You can pay now and play later OR you can play now and pay later. Either way, you have to pay.
− John C. Maxwell
I think Mr. Maxwell might have borrowed liberally from the FRAM oil filter slogan of the 1970s when he made this remark. Regardless, I have a lot of respect for this sentiment and I believe it is a notion that often goes unheeded in North American society. Allow me to illustrate its intent with a personal anecdote…
By the spring of 2011, I had become painfully aware that I, personally, needed to do something to shelter myself and my family from the impending energy crisis we currently face and the worsening effects of climate change. Not only was the federal government of the day failing to act on renewable energy opportunities and climate change, but actively stifling alternatives to dwindling fossil fuel supplies and ignoring the reality of climate change. So, after much research and soul-searching, my wife and I decided to invest in the PV solar system detailed here.
We made this decision based not only on a moral principle but on a solid financial argument. It had to be, as we did not have the money to fund this project independently and, therefore, needed to re-mortgage our home to pay the capital cost. I prepared a financial proposal for our mortgage holder (Bergengren Credit Union), which was approved on the spot, based on the facts I had presented.
So, off we went on our solar odyssey and, in September 2011, we started collecting and using our own energy from the sun to power and heat our home. The first year passed and everything worked just as predicted. We produced half of the electricity we used that year, at a price (13.8¢/kWh), just slightly higher than that charged by NSPI at that time (13.3¢/kWh). In other words, for that first year we paid about a half a cent premium for the electricity collected by our system. Not bad, right? We figured the extra money we spent that year (about $50) was money well spent on the health of the planet.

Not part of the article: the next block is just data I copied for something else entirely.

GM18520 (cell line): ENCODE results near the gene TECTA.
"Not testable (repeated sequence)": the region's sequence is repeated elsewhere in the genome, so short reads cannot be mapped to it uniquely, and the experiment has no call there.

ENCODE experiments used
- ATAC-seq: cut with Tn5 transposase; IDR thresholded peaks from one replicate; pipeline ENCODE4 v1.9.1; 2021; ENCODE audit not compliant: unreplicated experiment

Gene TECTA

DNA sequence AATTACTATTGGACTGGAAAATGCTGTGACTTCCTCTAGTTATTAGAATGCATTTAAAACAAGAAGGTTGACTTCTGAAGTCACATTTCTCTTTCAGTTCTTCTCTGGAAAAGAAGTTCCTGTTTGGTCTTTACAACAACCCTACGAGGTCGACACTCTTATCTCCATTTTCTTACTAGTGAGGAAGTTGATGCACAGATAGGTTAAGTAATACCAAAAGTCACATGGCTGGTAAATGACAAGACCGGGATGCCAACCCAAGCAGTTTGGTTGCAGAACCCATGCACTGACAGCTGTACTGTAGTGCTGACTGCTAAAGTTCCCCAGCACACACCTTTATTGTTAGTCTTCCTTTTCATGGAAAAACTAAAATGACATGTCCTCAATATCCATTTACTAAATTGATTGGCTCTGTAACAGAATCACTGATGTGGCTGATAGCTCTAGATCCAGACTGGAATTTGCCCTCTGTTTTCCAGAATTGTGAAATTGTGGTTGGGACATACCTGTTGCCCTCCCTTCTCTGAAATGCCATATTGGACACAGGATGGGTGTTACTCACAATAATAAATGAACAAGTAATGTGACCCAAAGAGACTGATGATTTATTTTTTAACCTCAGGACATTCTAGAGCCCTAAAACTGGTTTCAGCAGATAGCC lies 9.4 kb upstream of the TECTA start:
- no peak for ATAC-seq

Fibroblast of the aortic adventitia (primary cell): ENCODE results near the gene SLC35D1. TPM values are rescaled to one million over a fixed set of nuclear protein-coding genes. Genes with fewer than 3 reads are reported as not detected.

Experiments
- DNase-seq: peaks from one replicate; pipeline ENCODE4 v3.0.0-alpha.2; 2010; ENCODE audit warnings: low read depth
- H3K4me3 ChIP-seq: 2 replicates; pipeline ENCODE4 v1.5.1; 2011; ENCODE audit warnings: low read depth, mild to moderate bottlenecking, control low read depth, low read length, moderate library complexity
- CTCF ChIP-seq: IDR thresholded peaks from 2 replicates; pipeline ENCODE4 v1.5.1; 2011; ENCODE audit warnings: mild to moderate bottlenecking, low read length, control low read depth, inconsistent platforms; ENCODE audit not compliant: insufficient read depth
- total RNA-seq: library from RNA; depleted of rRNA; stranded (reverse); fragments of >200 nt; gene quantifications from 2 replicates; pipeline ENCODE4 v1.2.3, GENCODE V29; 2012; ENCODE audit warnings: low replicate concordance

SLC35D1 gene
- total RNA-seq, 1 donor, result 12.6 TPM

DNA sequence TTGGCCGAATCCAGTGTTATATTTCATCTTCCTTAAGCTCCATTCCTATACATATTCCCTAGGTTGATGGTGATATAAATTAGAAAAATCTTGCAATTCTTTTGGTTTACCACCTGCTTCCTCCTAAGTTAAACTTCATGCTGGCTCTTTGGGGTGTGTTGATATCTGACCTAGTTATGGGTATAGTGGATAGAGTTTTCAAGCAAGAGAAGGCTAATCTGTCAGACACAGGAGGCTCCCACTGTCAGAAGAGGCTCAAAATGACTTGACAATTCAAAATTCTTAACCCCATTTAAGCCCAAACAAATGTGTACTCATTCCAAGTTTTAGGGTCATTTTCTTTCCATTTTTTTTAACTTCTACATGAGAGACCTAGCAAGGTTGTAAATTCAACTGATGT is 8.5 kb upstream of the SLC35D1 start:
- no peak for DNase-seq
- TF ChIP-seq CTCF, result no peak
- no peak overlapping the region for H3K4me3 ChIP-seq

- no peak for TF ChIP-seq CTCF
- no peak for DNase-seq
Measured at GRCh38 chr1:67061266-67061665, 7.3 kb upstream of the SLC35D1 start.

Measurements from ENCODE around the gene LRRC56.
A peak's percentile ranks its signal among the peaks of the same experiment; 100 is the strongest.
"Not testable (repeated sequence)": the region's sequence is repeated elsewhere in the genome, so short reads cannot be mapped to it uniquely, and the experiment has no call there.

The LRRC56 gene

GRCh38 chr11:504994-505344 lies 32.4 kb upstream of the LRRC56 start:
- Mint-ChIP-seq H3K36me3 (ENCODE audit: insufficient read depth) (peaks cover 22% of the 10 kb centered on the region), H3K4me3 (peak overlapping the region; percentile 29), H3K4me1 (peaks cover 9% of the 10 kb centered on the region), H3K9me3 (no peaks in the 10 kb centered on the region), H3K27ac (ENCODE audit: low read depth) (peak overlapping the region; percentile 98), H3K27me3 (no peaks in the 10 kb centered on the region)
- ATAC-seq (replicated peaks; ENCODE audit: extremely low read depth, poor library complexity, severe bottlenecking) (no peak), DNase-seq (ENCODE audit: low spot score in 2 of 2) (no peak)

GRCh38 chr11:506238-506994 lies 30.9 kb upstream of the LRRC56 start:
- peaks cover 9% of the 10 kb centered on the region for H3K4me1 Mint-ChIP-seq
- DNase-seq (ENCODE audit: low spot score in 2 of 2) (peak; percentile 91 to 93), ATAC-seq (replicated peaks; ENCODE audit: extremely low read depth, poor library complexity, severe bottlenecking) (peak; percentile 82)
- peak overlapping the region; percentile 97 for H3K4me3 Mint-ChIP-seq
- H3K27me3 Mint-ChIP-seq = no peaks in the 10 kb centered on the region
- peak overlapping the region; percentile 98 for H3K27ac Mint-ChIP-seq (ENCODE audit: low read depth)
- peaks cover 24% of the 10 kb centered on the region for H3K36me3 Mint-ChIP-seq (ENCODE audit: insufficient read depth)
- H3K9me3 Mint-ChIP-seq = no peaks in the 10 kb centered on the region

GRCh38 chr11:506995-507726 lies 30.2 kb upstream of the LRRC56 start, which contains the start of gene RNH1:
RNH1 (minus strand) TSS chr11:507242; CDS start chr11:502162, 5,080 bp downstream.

Something interesting happened on that first anniversary, however. I felt I had somehow fallen short of doing my part to help mitigate climate change. I thought, “Well, producing half of our electricity is okay but…what if we could produce 100% of our electricity? How cool would that be?” Well, we had already “maxxed out” the amount of PV we were allowed to install, so the challenge became, “How to live within the constraints of our solar infrastructure?”
Again, after exhaustive research, I discovered that we Canadians are the most wasteful consumers of electricity in the world, while paying the least for this electricity of any country in the world (see: Lindsay Wilson). It turned out that by monitoring our usage and employing some easily attained conservation measures, we were able to reduce our consumption to the point where, since 2013, our PV system has produced all the electricity we have used at our home (with a little left over, each year, to sell to NSPI!). Again, not bad, right?
Well here’s the real treat: we will continue to produce our own electricity, at 13.8¢/kWh, for at least the next 20 years while NSPI is currently charging almost 16¢/kWh (with another rate hike expected in the new year). That’s right, for every future NSPI rate increase (averaging 5%/year over the last ten years), we will be saving that much more money on future electricity costs. Our system will have paid for itself in about 10 years from now and will then continue to provide us with “free” electricity afterwards, while still having ten years of warranty remaining on all major components of the system.
In the spirit of the opening quotation, I would characterize what I have done as paying now and playing later. We will all have to pay, one way or another, for the energy we use now and into the future. In essence, I have chosen to pay now, as I find the future difficult to predict. Everybody has to make their own choices for their own reasons. This story is meant to explain some of the choices I’ve made regarding the costs of energy.
by Peter Ritchie